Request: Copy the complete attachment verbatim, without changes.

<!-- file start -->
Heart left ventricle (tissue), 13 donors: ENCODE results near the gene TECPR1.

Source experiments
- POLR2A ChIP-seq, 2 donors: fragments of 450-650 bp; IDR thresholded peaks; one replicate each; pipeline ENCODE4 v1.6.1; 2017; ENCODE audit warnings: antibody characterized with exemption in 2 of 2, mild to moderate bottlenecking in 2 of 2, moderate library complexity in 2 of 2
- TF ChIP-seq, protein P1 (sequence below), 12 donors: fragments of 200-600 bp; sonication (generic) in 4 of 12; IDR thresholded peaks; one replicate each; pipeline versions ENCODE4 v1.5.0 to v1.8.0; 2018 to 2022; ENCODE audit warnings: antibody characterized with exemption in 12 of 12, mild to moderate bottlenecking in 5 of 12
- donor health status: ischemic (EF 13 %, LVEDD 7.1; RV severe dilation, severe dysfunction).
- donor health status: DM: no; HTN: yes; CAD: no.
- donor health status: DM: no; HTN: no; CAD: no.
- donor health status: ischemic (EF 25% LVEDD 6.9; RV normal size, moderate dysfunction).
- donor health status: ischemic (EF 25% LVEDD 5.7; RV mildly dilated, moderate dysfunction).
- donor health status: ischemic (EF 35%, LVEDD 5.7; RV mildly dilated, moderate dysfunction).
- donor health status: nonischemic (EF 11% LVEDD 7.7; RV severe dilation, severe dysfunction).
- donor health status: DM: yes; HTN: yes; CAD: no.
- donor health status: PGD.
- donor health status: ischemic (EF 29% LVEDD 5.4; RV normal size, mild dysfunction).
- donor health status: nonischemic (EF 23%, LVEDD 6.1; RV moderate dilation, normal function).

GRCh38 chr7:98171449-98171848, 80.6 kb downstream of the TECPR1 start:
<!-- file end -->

Heart left ventricle (tissue), 13 donors: ENCODE results near the gene TECPR1.

Source experiments
- POLR2A ChIP-seq, 2 donors: fragments of 450-650 bp; IDR thresholded peaks; one replicate each; pipeline ENCODE4 v1.6.1; 2017; ENCODE audit warnings: antibody characterized with exemption in 2 of 2, mild to moderate bottlenecking in 2 of 2, moderate library complexity in 2 of 2
- TF ChIP-seq, protein P1 (sequence below), 12 donors: fragments of 200-600 bp; sonication (generic) in 4 of 12; IDR thresholded peaks; one replicate each; pipeline versions ENCODE4 v1.5.0 to v1.8.0; 2018 to 2022; ENCODE audit warnings: antibody characterized with exemption in 12 of 12, mild to moderate bottlenecking in 5 of 12
- donor health status: ischemic (EF 13 %, LVEDD 7.1; RV severe dilation, severe dysfunction).
- donor health status: DM: no; HTN: yes; CAD: no.
- donor health status: DM: no; HTN: no; CAD: no.
- donor health status: ischemic (EF 25% LVEDD 6.9; RV normal size, moderate dysfunction).
- donor health status: ischemic (EF 25% LVEDD 5.7; RV mildly dilated, moderate dysfunction).
- donor health status: ischemic (EF 35%, LVEDD 5.7; RV mildly dilated, moderate dysfunction).
- donor health status: nonischemic (EF 11% LVEDD 7.7; RV severe dilation, severe dysfunction).
- donor health status: DM: yes; HTN: yes; CAD: no.
- donor health status: PGD.
- donor health status: ischemic (EF 29% LVEDD 5.4; RV normal size, mild dysfunction).
- donor health status: nonischemic (EF 23%, LVEDD 6.1; RV moderate dilation, normal function).

GRCh38 chr7:98171449-98171848, 80.6 kb downstream of the TECPR1 start: